The causes of child labor in today's society are the same as it was in the United States a hundred years ago. Insufficient enforcement of child labor laws and biased prohibition of child labor was mainly due to poverty, lack of education and exposure, suppression of workers' rights, and poor access to education. (Child Labour Today) Our children do not deserve to have their rights stripped away from them and be consumed by industries and corporations to perform their dirty work for less. Children should be free from the worries of parental and adulthood responsibilities.
Federal Child Labor rules were established by the Fair Labor Standards Act or the FLSA, to create minimum wage, recordkeeping, overtime pay, and affects full and part time workers in the federal, state, and local governments, in addition to, the private regions. Employers must fulfill both federal law and applicable state laws dealing with child labor issues. The child labor law, was passed by the Federal Government, this law limits children on what job positions they can seize and when to work. For example, adolescences employed for non-agricultural employment must be no less than fourteen. (Solis, Youth and Labor) These days both federal and state laws regulate child labor in the United States. The federal laws are in action to forbid harsh child labor and state laws will relate when the corporation is not involved in interstate business. (Rights: Laws, The Path of Innocence)
The department of labor and other federal government organizations support numerous efforts to end abusive child labor overseas. A program created in 1993, in response to a Congressional demand to inspect and report on abusive child labor around the world led to the department's Bureau of International Labor Affair's (ILAB). The International Child Labor Program's efforts and actions consist of research and reporting on directing grants to institutes engaged in efforts to abolish child labor, international child labor, and working to increase public attentiveness and understanding of the child labor issue. (Solis, Youth and Labor)
Reformers in no way discontinue developing laws to defend children. They carry on finding new ways to construct fairness in the life of children everywhere. In 1919, the Minimum Age Convention Number 5 of the Geneva based International Labor Organization (ILO) altered several aspects of child labor. This convention recognized the minimum age for children to be employed in the work force to be fourteen years of age. (Rights: Laws, The Path of Innocence) According to the information agreed by ILO there are approximately about 218 million children between the age of 5 and 17 working all over the world. The United Nations and ILO considered child labor as exploitative. In article 32 of the UN speaks out about child labor in this manner, 'States parties recognize the right of the child to be protected from economic exploitation and from performing any work that is likely to be hazardous or to interfere with the child's education, or to be harmful to the child's health or physical, mental, spiritual, moral, or social development.' (Child Labour Today)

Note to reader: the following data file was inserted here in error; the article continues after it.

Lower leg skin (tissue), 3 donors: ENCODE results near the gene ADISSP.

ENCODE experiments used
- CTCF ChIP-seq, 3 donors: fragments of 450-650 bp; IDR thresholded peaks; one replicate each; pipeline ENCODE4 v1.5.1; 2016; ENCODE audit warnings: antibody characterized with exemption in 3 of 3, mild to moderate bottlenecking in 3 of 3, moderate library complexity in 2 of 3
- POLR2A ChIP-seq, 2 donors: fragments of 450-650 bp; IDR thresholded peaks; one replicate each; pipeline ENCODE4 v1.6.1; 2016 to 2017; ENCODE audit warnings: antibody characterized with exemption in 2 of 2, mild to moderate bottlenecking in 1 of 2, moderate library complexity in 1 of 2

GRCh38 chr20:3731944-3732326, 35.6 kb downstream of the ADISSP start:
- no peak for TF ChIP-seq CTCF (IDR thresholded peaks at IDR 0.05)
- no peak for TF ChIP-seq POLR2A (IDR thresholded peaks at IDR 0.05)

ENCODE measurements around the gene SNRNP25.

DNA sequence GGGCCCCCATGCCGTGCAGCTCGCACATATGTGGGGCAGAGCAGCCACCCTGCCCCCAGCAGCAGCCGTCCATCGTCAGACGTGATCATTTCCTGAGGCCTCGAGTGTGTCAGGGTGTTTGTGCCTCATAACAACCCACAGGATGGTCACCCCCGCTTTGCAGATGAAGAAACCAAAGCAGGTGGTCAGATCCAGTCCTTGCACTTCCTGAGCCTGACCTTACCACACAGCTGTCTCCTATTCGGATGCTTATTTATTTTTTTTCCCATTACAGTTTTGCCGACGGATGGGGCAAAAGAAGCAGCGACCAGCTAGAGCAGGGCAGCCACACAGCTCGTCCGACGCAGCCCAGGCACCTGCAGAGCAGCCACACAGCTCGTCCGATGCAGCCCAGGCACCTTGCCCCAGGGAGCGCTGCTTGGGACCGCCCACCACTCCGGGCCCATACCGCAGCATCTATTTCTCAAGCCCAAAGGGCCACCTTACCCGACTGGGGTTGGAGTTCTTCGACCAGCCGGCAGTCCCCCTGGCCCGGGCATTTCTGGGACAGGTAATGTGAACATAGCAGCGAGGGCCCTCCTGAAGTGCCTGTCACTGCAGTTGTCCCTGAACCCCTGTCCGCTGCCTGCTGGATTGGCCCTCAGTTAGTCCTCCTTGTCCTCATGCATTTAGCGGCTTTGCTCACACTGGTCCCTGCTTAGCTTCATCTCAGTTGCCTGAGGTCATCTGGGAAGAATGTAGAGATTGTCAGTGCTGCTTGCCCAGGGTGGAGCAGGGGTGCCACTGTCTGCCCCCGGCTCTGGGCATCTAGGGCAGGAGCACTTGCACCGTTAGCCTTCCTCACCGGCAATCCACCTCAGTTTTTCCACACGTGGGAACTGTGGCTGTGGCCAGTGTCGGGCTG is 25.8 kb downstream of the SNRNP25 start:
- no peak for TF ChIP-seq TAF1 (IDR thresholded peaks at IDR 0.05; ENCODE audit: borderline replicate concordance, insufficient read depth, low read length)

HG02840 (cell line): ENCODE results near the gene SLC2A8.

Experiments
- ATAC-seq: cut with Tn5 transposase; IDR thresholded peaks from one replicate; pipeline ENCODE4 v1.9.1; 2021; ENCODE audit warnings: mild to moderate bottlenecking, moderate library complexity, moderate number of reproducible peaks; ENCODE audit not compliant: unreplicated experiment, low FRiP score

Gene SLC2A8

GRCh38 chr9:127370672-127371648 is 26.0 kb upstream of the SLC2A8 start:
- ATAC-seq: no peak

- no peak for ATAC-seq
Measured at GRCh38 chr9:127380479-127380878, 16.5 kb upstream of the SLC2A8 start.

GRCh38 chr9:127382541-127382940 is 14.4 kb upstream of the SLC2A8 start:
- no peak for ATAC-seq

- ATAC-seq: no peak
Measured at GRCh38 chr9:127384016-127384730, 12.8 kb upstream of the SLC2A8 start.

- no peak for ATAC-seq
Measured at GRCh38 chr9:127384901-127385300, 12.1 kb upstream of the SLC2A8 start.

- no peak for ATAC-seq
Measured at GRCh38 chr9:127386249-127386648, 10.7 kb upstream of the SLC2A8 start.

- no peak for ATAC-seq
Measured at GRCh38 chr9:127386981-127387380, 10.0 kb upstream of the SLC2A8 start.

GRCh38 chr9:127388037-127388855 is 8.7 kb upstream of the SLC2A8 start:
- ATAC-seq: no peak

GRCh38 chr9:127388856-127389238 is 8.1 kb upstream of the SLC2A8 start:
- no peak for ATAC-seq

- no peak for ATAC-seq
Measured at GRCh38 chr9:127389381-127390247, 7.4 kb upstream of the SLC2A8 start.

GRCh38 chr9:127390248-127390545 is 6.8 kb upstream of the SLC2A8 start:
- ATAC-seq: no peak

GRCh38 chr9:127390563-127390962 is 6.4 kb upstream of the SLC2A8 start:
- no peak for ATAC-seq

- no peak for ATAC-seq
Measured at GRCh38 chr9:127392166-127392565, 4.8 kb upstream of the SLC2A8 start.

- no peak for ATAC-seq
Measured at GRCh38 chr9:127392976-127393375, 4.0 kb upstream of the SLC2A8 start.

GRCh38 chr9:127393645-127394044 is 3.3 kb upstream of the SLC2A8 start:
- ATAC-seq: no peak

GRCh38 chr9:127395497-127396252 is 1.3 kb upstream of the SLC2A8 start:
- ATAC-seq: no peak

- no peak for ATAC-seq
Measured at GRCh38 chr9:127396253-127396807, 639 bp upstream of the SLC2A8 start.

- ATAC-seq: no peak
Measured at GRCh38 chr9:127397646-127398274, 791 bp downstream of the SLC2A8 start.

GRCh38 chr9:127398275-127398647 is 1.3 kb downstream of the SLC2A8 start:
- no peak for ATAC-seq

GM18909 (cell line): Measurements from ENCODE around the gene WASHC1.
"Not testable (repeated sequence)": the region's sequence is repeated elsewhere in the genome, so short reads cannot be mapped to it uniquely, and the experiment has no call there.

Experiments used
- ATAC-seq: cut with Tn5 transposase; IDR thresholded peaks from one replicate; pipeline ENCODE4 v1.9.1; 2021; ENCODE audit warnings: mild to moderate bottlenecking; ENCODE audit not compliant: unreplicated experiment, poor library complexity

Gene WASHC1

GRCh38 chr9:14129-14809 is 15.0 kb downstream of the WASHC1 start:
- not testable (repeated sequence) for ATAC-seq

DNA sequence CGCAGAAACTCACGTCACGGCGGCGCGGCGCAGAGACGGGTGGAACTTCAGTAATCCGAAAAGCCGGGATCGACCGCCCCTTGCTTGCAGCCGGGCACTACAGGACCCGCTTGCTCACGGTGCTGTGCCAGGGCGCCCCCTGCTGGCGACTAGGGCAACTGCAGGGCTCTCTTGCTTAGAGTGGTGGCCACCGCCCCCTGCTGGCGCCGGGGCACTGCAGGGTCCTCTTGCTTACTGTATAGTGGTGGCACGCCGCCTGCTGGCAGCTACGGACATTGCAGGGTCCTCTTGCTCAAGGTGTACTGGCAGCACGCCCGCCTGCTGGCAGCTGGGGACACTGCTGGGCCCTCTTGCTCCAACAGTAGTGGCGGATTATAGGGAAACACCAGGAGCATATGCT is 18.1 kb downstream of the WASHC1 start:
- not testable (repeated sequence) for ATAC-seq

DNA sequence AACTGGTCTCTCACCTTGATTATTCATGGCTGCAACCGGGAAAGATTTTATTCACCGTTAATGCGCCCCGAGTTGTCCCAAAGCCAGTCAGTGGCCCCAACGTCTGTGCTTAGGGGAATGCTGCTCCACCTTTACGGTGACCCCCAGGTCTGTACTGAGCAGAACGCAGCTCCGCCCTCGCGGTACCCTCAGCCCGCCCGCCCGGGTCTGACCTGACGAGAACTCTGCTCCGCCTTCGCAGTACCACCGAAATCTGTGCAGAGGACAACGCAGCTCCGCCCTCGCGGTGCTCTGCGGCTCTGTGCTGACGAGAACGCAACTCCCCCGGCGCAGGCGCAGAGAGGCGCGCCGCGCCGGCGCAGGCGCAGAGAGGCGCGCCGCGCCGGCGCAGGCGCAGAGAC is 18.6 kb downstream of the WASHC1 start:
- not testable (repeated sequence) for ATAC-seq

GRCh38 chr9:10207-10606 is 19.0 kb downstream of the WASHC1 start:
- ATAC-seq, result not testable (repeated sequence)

In the United States, it is most doubtful that businesses are able to open sweatshops due to all the strict laws and educated people. Thus, leads to third world countries, which are unable to provide neither monetary support nor federally funded benefits. Therefore, the only solution to this epidemic is to allow children to work to support their families or to starve. (Causes: Businesses, The Path of Innocence) Two examples in which major companies used and abused child labor are: Wal-mart and Nike.
Wal-mart is a major company in the United States operating thousands of stores all over the globe. In January 2005, in 24 separate incidents Wal-mart repeatedly broke child labor laws. Wal-mart however, agreed to pay $135,540 for breaking child labor violations and was also fined $205,650 for 1,436 violations of child labor laws solely in Maine between 1995 and 1998. Nevertheless, Wal-mart continues to break child labor laws. June of 2005, despite the internal audit warning, in three Wal-mart stores in the state of Connecticut there was 11 violations of child labor. (Wal-mart and Child labor, Wake-up Wal-mart) Wal-mart operates sweatshops in China, Nicaragua, and Saipan where most of the clothes are sold in their stores and manufactured there. The workers in the stores are paid twelve cents and work for ten hours a day and seven days a week. Children are often hungry and dehydrated; they are often strip searched for food or water being brought in to prevent the children from soiling the clothes. Wal-mart has been warned several times, but yet they still persist.